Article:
Author: Sara B.
Published: September 15th, 2021 | Updated: September 13th, 2022
Read time: 6 mins
When talking about travel insurance, one phrase that commonly comes up is “pre-existing conditions.” This can determine what travel insurance you purchase, how much you pay for your insurance and what type of coverage you will receive.
Having a pre-existing medical condition is very common. It’s important to consider any pre-existing conditions you may have when making decisions about travel health insurance. Even if a close family member is not travelling with you but has a pre-existing condition, it’s important to be aware of how it can affect travel insurance coverage before you purchase a plan.
What is considered a pre-existing condition?
According to The Travel Health Insurance Association of Canada a pre-existing condition is a health condition that is known to you before you travel. This may include a diagnosis or symptoms you experienced prior to your trip.
A pre-existing condition is usually defined as any health or medical condition that, prior to your effective date:
- you have experienced symptoms for
- you have received treatment for
- you have been hospitalized for
- has either deteriorated or become more frequent
- requires a change of medication type or dosage
- you have consulted with a medical professional for
Does travel insurance cover pre-existing medical conditions?
It depends. Coverage may be available for those with pre-existing conditions if their medical conditions are under control and stable for a specific period, as specified in the policy, prior to travel. However, some policies may not cover pre-existing conditions at all. Therefore, it is very important to review the details of your policy and understand how it defines pre-existing condition. Policies will vary by provider.
While the words “pre-existing conditions” are used in all travel insurance policies, the way these words are defined and the time frames requiring that condition has been stable may differ from policy to policy. As an example, for trip cancellation most policies require you to be stable 90 days prior to purchase of insurance yet for emergency medical you may need to be stable 90, 180 or 365 days prior to the departure date. And, with some policies, pre-existing conditions are not covered.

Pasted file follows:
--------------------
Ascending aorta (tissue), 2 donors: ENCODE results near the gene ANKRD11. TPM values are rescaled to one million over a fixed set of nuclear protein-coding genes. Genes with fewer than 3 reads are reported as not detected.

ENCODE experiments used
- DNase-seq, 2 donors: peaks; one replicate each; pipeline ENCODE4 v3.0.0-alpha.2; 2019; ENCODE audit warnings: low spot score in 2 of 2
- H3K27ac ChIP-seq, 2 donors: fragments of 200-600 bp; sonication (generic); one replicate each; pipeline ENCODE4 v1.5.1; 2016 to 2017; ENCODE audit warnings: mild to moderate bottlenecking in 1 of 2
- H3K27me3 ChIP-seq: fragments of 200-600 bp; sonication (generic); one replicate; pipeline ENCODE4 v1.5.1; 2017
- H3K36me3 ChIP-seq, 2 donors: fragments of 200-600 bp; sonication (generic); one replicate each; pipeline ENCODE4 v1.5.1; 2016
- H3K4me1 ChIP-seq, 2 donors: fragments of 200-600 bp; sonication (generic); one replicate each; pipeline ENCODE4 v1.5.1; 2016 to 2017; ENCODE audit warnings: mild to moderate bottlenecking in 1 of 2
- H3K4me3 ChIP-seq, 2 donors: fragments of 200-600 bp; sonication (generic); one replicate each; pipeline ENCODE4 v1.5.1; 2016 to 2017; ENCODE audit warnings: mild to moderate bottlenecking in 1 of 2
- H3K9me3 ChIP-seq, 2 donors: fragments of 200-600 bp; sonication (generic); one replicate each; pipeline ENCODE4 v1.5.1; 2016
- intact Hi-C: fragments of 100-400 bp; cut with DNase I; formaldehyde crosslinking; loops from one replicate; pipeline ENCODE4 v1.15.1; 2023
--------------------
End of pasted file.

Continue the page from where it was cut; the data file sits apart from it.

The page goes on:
When reviewing your policy, you will also particularly want to consider terms such as “treatment” and “stable” as they relate to your personal medical history. Insurance companies may define these terms differently, but generally they will not cover conditions or symptoms that have, within a certain time frame prior to your departure:
- deteriorated or become more frequent
- been treated by a medical professional
- required change of medication type or dosage
- been recommended for consultations or tests
It’s also important to note that even the policies that include pre-existing condition coverage do not reimburse expenses to maintain the condition, but may cover complications that require medical attention, hospitalization, or death from that pre-existing condition. Refer to your policy for exclusions and details.
Above all, it is necessary to be completely honest and disclose all details for your pre-existing medical condition if you have one prior to purchasing your policy. Be aware that if there are any changes in your medical status between the time you purchase the policy and the time you leave on your trip, you need to notify the insurance company as this may affect your eligibility for coverage and your rate. Also, remember that providing inaccurate or incomplete answers to the questions may cause your claim can be denied, or, in some cases, your policy to be void, even if the question that is answered incorrectly is not related to the cause of the claim.